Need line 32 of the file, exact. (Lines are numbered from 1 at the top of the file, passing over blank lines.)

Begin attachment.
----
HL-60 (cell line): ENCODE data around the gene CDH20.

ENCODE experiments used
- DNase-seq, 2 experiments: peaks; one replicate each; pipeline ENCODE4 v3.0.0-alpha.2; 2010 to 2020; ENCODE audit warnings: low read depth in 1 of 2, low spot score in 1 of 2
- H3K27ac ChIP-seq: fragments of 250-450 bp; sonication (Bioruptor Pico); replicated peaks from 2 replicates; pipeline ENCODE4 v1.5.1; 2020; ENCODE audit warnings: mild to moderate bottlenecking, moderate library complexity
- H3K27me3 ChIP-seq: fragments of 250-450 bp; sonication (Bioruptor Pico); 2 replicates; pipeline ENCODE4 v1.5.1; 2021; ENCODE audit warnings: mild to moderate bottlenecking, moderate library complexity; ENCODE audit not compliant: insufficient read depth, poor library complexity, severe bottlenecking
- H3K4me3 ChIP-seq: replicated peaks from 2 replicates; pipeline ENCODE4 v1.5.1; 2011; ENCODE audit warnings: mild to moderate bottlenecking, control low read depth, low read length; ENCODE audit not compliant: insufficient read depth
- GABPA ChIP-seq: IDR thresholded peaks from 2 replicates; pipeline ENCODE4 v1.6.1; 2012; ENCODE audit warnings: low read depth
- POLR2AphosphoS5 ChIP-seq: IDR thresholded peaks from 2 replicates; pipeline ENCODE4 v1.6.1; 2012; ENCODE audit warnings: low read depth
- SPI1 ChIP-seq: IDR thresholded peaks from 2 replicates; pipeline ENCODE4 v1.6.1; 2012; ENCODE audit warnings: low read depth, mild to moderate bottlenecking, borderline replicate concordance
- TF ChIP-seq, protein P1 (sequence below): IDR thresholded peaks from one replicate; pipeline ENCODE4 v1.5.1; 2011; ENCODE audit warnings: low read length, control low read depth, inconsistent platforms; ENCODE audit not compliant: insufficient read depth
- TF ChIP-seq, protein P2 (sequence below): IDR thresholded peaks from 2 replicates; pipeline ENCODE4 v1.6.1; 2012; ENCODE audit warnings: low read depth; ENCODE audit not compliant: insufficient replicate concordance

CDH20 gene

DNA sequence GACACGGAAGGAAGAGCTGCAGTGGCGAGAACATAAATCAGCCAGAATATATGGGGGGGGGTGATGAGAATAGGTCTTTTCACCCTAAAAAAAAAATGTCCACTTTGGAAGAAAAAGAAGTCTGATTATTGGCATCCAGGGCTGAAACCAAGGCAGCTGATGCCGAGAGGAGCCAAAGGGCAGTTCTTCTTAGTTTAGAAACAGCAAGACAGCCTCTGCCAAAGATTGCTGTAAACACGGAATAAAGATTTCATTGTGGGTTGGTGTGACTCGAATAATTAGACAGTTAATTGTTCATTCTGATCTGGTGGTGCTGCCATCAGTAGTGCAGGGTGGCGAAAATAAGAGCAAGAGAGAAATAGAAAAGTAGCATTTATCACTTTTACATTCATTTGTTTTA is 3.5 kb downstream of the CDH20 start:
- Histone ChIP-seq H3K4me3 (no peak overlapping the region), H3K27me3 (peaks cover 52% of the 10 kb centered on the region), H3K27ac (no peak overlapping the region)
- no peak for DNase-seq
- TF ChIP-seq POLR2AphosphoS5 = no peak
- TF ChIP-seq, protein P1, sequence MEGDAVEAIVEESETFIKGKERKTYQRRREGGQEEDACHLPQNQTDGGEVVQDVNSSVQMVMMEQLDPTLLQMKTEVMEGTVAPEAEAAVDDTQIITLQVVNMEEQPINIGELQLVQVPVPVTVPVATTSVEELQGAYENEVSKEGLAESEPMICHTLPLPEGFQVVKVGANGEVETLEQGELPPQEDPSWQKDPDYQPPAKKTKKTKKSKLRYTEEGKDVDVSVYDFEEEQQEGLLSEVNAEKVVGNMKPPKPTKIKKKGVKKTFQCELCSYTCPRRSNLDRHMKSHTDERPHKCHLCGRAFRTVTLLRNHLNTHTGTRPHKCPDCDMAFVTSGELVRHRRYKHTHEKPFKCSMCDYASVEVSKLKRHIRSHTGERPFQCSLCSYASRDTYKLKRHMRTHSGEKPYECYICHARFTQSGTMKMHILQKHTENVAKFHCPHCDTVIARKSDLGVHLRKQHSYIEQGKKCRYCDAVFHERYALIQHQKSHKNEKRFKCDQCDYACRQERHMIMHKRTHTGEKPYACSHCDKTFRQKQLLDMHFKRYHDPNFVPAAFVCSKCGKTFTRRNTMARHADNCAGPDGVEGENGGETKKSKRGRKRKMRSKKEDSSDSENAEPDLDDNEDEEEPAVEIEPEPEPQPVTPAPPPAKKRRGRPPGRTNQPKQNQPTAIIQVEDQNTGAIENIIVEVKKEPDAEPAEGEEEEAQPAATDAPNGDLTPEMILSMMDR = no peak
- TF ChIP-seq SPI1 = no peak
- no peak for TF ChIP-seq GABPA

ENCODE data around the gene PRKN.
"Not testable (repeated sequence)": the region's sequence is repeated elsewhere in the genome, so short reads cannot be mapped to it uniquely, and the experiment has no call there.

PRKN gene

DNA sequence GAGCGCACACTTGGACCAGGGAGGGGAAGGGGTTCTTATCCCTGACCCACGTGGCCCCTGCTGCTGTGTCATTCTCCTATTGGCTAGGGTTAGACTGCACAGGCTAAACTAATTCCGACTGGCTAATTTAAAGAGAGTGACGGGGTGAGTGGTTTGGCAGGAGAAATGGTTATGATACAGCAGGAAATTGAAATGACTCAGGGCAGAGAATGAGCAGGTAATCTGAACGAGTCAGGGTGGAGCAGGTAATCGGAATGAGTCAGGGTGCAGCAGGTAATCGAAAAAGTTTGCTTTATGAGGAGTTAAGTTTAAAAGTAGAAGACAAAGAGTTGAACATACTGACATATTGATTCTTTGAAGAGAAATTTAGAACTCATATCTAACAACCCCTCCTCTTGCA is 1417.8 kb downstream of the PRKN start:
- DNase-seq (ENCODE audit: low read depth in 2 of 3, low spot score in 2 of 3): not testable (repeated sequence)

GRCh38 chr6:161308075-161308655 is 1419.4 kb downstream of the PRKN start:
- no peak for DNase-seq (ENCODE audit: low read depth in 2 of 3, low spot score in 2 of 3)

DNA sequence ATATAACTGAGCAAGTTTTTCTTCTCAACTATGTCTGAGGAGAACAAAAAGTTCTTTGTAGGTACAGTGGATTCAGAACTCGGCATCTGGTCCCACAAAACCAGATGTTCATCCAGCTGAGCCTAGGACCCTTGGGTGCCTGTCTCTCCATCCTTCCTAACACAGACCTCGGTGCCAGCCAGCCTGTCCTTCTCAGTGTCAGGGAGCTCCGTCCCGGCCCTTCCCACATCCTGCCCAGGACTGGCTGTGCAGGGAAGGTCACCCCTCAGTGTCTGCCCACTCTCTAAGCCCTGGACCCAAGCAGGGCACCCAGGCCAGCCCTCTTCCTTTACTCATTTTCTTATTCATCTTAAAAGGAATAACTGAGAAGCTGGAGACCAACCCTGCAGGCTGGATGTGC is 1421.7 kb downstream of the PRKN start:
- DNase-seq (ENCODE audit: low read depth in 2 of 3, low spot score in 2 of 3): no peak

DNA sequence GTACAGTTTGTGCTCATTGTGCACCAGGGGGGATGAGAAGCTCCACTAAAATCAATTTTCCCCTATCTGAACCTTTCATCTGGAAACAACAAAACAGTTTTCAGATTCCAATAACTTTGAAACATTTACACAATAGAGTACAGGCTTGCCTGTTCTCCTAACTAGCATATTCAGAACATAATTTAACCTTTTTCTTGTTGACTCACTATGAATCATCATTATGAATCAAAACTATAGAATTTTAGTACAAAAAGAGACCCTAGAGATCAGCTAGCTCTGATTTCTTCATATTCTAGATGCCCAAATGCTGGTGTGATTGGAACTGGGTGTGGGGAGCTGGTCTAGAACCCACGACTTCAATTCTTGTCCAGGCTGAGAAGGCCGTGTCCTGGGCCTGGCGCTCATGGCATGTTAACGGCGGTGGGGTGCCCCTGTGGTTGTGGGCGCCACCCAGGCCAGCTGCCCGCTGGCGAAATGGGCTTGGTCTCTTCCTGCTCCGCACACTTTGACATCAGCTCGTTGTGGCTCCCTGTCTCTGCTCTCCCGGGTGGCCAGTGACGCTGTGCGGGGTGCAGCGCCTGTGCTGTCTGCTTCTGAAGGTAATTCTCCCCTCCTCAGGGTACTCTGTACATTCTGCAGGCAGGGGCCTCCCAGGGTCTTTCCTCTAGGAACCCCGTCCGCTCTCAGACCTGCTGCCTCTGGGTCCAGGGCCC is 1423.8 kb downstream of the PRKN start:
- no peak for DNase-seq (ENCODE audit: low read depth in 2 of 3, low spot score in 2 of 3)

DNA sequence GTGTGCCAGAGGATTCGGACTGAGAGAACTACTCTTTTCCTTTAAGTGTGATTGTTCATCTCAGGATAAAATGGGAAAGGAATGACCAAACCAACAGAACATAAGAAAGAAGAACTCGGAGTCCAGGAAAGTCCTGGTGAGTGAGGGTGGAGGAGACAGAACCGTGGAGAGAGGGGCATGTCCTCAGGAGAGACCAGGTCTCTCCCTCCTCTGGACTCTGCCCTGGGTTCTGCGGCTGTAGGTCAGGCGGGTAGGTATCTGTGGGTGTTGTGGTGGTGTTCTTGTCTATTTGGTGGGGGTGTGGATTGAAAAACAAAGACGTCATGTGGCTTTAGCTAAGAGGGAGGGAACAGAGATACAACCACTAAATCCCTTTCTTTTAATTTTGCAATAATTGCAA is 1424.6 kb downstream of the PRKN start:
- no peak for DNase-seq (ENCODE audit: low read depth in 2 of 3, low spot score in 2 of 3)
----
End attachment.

- no peak for DNase-seq (ENCODE audit: low read depth in 2 of 3, low spot score in 2 of 3)